From slumping growth to soaring valuations, Sensex remained stubbornly optimistic in 2019
Equity benchmarks galloped to record highs, shrugging off a raft of sobering datapoints
New Delhi: Bulls stamped their dominance on Dalal Street this year as equity benchmarks galloped to record highs, shrugging off a raft of sobering datapoints like anaemic growth, global trade tantrums and bubble-territory valuations.
The BSE Sensex crossed the historic 40,000-point milestone, while the broader NSE Nifty conquered 'Mount 12k' in 2019, bringing cheer to stock market faithfuls.
However, the going was tougher for investors who ventured into the minefield of mid- and small-cap shares, with most portfolios sporting various versions of red. Stock-picking skills separated the men from the boys in this space. Analysts said the divergence between the buyoancy in benchmarks and under-performance in most other segments was one of the highlights of equity markets this year.
The Sensex started off the year at 36,254.57 and began its steady march upwards. It closed above 39,000 for the first time on April 2, ahead of the first phase of voting for the 2019 general elections, with market participants pricing in a victory for the Narendra Modi-led NDA government. The 30-share gauge actually closed lower after the results were announced on May 23 as investors booked profits, but rebounded soon after to reach the 40,000-points mark on June 3, while the NSE Nifty closed above 12,000.
Focus then shifted to the first Budget of the Modi 2.0 regime as India Inc clamoured for stimulus measures to revive flagging growth. However, the Budget presented by Finance Minister Nirmala Sitharaman on July 5 came as a bolt from the blue for the bourses.
Sitharaman hiked tax surcharge on foreign portfolio investors (FPIs) and high earners, and proposed to raise the public shareholding threshold, fanning fears of oversupply of new papers in an already overbought market.
The Sensex tumbled almost 400 points on Budget day, and dived another 793 points when markets opened the next Monday, logging its biggest one-day fall this calendar year.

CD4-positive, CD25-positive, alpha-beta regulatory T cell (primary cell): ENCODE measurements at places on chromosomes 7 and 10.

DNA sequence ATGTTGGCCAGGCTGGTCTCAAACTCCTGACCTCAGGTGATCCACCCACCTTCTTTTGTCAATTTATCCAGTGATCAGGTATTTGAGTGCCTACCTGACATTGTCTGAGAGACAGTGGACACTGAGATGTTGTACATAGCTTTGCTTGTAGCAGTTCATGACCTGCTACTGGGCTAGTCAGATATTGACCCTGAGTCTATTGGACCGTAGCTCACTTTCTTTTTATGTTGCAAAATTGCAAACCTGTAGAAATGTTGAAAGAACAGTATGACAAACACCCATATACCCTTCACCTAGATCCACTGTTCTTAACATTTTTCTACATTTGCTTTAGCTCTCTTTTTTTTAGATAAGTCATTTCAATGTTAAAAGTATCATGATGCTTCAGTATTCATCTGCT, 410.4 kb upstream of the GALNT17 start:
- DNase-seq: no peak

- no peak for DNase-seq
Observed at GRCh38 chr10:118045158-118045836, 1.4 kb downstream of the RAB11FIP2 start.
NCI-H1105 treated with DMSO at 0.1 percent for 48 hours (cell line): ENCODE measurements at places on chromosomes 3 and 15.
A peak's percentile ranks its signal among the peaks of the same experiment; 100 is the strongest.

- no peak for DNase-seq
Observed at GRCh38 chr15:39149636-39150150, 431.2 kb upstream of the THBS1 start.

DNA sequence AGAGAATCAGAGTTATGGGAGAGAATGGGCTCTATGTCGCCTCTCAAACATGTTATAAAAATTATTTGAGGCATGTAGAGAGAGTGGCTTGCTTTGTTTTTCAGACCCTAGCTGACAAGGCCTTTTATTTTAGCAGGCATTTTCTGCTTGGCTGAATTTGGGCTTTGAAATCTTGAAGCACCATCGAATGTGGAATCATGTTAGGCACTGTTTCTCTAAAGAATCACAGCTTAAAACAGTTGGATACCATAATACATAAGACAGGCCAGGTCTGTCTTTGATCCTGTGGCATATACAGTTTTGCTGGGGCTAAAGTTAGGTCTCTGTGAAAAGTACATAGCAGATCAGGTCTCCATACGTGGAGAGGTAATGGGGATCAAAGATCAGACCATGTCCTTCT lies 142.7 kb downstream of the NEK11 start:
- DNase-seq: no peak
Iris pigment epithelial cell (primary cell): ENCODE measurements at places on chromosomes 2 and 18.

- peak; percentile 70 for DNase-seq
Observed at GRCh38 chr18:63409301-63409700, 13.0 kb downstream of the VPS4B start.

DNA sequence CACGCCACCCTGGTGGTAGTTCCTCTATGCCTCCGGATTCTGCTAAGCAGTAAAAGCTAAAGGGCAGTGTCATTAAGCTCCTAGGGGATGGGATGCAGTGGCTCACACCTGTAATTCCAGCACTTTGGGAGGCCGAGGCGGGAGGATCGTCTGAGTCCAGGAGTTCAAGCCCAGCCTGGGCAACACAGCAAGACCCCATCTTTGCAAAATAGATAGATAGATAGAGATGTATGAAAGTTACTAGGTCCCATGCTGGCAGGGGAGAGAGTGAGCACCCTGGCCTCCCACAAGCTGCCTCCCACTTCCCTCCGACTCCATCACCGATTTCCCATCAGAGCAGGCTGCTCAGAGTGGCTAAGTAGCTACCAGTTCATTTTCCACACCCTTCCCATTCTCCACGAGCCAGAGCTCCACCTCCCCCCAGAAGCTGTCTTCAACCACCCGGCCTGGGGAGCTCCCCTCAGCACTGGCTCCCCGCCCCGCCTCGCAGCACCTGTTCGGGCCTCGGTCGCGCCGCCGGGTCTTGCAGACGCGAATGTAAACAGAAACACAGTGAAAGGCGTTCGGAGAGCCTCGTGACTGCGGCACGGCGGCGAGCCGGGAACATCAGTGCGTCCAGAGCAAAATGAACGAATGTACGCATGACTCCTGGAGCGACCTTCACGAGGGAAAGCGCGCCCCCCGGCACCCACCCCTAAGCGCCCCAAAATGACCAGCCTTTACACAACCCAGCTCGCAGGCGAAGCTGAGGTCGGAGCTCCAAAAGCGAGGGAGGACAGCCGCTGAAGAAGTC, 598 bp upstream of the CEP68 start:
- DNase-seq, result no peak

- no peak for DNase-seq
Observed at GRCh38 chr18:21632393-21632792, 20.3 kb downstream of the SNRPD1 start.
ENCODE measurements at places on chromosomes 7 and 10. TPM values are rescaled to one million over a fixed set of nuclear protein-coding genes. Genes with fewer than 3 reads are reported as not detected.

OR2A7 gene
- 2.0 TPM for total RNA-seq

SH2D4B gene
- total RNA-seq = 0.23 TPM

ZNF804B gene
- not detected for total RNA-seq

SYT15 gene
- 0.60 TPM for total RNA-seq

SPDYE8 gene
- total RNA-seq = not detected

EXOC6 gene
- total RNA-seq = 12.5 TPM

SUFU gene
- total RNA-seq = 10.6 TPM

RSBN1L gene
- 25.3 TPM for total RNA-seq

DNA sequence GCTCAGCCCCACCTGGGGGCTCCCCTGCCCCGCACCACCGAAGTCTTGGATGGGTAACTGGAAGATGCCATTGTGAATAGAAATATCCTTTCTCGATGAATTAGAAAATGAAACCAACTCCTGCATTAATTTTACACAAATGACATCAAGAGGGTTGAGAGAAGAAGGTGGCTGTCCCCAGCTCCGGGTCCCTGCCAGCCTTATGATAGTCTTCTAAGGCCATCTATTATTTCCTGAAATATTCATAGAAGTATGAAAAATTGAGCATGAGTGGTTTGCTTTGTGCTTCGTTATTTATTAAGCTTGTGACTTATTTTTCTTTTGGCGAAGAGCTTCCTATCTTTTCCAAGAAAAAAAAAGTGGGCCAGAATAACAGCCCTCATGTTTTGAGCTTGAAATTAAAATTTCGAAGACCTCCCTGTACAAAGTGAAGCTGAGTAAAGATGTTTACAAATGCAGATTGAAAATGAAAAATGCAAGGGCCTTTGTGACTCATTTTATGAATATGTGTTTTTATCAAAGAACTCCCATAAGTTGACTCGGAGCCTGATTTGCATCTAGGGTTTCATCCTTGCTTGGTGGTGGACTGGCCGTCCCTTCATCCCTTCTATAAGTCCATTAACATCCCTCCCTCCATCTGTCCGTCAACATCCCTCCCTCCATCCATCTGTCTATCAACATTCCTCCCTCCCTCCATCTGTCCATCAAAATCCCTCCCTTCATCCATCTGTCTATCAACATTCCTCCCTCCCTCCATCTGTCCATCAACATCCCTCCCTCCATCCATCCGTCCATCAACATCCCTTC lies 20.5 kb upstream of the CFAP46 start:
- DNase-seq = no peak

FPIs pressed the panic button and pulled out a net Rs 12,418.73 crore from the Indian equity markets in July, reversing their five-month buying streak.
Faced with vociferous protests from industry and market stakeholders, the government rolled back the enhanced surcharge in August and also announced a series of steps to prop up the economy.
The government then delivered a stunning bonanza to India Inc by slashing corporate tax by almost 10 percentage points–the biggest reduction in almost three decades.
Markets roared back to life and the Sensex rocketed a whopping 1,921 points on September 20, posting its biggest single-day jump in a decade.
Buying continued unabated at bourses and the Sensex finished above 41,000 for the first time on November 27.
So far this year, the Sensex has given returns of 15.26 per cent (till December 27), while the Nifty has gained 12.73 per cent.
However, what is making market experts nervous is the frothy valuations.
The price-to-earnings (PE) ratio of the 30 Sensex stocks has touched 29, the highest in 20 years. In other words, investors are paying more and more money for every rupee of future earnings of these firms.
But are the underlying fundamentals supportive enough to warrant such optimism?